A national postal museum, due to open in London next year with the help of a £4.5m Heritage Lottery Fund grant, will take visitors on a ride through history along part of the old Post Office Underground Railway.
Visitors to the Postal Museum in Mount Pleasant will be able to travel through a renovated section of the railway, which once transported the city's post bags and was known as Mail Rail. The trains are much smaller than those on the London underground, but the stations are built in a similar style, with circular walls.
The underground service operated for 75 years, carrying up to six million bags of mail per year at its peak, but by the late 1990's it had became uneconomical to run and was eventually closed in 2003.
Mail Rail will be back on track as part of the museum project taking visitors on a journey through the changing face of the postal service through the ages, from the reign of King Charles I to the present.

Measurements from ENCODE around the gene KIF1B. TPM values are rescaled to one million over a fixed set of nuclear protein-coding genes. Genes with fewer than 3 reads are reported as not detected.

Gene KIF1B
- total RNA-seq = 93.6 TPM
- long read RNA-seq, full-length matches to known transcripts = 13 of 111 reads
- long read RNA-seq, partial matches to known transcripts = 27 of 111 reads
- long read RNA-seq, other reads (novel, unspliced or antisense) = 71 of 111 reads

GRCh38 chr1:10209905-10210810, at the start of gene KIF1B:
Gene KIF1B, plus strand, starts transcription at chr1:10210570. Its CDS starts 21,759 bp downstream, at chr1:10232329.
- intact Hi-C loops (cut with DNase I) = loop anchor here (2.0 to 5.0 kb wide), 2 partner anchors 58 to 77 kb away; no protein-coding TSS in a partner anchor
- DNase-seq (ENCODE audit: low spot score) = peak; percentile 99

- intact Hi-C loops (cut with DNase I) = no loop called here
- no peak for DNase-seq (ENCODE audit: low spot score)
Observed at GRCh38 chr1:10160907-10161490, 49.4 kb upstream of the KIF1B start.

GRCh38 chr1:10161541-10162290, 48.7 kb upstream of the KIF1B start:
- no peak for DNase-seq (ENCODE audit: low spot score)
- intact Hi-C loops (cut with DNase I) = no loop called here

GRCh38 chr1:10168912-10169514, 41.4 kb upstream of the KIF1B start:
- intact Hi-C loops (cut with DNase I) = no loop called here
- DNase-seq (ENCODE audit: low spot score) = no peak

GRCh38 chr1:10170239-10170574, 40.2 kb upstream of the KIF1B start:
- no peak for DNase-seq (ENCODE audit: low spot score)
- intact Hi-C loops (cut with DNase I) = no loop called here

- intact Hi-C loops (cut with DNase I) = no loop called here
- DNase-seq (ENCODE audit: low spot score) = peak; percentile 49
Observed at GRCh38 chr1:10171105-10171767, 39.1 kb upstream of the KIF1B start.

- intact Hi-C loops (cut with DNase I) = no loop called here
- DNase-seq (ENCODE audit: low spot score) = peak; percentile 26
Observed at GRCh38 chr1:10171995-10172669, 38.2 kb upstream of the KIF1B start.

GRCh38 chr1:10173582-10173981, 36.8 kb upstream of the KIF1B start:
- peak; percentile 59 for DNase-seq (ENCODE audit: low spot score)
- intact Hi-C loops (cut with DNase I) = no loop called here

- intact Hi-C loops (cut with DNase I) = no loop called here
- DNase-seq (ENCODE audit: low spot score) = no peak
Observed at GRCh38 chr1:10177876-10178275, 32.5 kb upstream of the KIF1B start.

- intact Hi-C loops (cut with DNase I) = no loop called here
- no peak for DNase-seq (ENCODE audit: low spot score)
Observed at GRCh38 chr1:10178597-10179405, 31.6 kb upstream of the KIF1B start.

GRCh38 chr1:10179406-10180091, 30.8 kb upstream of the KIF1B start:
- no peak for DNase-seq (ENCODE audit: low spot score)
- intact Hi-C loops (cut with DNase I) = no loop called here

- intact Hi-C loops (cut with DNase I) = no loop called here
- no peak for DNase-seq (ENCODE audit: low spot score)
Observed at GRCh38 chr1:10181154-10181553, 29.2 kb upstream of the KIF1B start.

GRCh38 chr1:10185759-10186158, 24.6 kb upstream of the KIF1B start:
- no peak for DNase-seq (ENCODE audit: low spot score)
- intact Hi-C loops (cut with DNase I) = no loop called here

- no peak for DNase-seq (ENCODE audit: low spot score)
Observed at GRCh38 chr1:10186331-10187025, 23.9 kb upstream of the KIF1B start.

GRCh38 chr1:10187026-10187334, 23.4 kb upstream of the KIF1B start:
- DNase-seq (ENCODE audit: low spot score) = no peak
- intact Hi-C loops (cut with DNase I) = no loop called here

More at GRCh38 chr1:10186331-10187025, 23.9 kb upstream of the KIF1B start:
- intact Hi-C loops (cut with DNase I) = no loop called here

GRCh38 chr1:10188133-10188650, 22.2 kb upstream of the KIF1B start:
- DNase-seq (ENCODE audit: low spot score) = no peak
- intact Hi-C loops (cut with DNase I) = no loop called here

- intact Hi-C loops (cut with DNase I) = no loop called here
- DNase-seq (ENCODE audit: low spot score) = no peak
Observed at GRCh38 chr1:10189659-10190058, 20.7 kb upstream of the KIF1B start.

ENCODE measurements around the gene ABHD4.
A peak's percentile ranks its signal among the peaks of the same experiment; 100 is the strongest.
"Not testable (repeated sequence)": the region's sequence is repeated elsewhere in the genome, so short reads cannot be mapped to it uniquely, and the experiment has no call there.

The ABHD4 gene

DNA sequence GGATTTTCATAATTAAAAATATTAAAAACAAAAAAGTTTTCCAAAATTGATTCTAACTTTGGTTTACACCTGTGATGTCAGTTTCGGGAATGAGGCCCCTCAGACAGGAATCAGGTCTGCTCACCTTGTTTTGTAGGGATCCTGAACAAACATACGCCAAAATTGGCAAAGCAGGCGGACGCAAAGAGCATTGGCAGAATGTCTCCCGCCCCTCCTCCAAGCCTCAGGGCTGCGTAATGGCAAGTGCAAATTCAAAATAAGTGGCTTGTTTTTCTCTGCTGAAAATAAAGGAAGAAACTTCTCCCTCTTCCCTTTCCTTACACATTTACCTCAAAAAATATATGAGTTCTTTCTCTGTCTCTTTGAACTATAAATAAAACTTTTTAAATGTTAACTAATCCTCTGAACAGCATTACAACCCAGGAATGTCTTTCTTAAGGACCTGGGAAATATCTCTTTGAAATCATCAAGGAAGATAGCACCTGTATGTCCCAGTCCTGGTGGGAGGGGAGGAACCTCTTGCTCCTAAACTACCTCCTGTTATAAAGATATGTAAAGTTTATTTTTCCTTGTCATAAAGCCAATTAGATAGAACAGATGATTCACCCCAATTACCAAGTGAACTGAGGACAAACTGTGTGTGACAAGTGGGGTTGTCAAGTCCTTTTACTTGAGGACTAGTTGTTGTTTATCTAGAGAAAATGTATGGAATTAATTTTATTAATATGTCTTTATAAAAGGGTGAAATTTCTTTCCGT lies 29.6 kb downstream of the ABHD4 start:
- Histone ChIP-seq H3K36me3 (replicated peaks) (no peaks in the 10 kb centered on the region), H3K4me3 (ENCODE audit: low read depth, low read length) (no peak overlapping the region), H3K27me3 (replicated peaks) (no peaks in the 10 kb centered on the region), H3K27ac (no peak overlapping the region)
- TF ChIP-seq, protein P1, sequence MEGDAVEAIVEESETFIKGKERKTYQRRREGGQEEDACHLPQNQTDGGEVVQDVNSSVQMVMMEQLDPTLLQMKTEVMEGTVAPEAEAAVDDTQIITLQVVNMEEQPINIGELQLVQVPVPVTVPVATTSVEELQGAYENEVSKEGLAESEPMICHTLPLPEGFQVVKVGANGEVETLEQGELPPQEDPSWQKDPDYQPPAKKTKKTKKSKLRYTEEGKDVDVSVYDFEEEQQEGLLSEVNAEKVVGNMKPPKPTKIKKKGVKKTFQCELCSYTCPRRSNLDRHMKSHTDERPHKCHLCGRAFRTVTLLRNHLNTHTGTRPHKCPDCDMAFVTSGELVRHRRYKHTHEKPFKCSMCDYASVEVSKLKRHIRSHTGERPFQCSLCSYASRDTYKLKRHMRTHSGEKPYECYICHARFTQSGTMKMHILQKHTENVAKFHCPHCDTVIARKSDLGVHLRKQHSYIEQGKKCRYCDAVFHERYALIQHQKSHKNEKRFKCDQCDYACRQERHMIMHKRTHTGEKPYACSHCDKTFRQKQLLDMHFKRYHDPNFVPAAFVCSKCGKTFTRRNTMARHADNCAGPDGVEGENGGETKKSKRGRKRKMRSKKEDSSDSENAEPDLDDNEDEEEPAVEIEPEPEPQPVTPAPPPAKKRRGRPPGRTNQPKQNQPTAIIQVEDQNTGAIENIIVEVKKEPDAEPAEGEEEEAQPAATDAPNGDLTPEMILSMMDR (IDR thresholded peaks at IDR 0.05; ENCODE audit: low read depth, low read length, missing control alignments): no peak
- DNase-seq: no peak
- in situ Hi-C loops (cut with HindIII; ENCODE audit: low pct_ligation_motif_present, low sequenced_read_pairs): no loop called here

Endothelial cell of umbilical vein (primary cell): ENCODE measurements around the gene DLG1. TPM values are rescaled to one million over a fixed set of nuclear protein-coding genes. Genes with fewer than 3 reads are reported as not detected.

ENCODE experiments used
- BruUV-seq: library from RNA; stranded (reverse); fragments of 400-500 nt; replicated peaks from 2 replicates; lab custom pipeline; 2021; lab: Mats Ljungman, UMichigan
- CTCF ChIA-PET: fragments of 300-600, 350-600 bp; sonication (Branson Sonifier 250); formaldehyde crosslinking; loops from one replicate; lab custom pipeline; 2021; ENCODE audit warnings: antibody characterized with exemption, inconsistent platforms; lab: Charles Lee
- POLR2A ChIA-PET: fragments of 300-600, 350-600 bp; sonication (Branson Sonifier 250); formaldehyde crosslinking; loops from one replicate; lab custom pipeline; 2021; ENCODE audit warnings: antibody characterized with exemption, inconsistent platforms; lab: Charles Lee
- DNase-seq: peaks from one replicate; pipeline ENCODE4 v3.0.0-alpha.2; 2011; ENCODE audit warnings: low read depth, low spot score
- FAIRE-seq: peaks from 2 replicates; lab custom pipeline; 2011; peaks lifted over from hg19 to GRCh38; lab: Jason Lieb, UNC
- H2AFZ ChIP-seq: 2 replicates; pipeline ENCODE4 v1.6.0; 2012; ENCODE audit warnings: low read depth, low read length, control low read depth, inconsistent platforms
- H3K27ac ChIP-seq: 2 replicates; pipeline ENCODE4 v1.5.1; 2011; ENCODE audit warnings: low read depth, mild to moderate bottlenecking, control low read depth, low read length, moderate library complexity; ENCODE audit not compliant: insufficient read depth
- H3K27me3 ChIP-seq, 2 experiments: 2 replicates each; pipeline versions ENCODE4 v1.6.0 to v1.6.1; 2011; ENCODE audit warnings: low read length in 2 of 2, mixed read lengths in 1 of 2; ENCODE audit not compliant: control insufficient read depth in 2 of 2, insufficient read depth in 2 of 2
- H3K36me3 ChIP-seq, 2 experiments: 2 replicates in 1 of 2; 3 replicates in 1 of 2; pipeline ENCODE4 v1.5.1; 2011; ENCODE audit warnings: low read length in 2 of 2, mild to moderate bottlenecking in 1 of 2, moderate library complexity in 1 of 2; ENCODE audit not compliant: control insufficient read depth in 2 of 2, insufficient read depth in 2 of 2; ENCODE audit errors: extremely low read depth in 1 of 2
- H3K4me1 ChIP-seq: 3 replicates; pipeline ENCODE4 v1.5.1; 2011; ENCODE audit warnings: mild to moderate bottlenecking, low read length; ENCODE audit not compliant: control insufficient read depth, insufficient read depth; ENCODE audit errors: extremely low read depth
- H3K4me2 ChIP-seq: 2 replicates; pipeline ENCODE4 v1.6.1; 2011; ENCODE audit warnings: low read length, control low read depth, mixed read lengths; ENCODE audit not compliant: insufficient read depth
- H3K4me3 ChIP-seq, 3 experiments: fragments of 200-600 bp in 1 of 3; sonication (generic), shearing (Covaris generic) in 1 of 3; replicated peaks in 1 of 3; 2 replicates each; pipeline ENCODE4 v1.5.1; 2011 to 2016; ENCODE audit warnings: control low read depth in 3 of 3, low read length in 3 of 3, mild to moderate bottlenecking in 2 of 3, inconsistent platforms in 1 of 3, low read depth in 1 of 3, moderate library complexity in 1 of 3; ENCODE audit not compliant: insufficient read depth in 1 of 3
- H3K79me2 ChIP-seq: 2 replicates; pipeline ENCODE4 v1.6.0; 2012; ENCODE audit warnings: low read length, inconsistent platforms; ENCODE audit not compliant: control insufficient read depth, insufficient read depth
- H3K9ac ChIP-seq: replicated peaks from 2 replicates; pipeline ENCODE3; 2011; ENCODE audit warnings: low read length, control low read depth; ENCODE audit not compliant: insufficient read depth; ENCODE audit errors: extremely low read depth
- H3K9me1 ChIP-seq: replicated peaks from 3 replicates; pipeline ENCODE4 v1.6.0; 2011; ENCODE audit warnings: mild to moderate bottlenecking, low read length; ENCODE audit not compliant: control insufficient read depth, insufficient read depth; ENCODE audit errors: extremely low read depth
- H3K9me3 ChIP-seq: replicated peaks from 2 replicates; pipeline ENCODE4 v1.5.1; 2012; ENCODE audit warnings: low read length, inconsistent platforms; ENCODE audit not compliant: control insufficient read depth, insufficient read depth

Among the exhibits on show at the museum will be a first edition of James Joyce's Ulysses, original evidence from the Great Train Robbery trial and flintlock pistols used to defend Mail Coaches in the 19th Century.
This world-class, sustainable museum will highlight the important story of our universally recognisable postal service," says Adrian Steel, director of the British Postal Museum & Archive. "We have been given the green light to open up these unique tunnels to the public and reveal the captivating story of Mail Rail. This is a major boost to our plans and we look forward to welcoming our first visitors in 2016."